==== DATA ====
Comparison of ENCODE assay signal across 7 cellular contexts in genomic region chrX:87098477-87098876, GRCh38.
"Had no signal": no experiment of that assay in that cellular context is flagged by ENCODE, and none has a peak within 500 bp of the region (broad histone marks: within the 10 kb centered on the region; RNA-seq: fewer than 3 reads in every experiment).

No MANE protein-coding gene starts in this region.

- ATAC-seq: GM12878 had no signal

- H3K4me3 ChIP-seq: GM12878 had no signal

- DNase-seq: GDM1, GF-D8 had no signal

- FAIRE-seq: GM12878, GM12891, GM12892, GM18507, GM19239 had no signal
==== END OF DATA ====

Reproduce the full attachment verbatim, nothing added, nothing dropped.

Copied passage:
Comparison of ENCODE assay signal across 7 cellular contexts in genomic region chrX:87098477-87098876, GRCh38.
"Had no signal": no experiment of that assay in that cellular context is flagged by ENCODE, and none has a peak within 500 bp of the region (broad histone marks: within the 10 kb centered on the region; RNA-seq: fewer than 3 reads in every experiment).

No MANE protein-coding gene starts in this region.

- ATAC-seq: GM12878 had no signal

- H3K4me3 ChIP-seq: GM12878 had no signal

- DNase-seq: GDM1, GF-D8 had no signal

- FAIRE-seq: GM12878, GM12891, GM12892, GM18507, GM19239 had no signal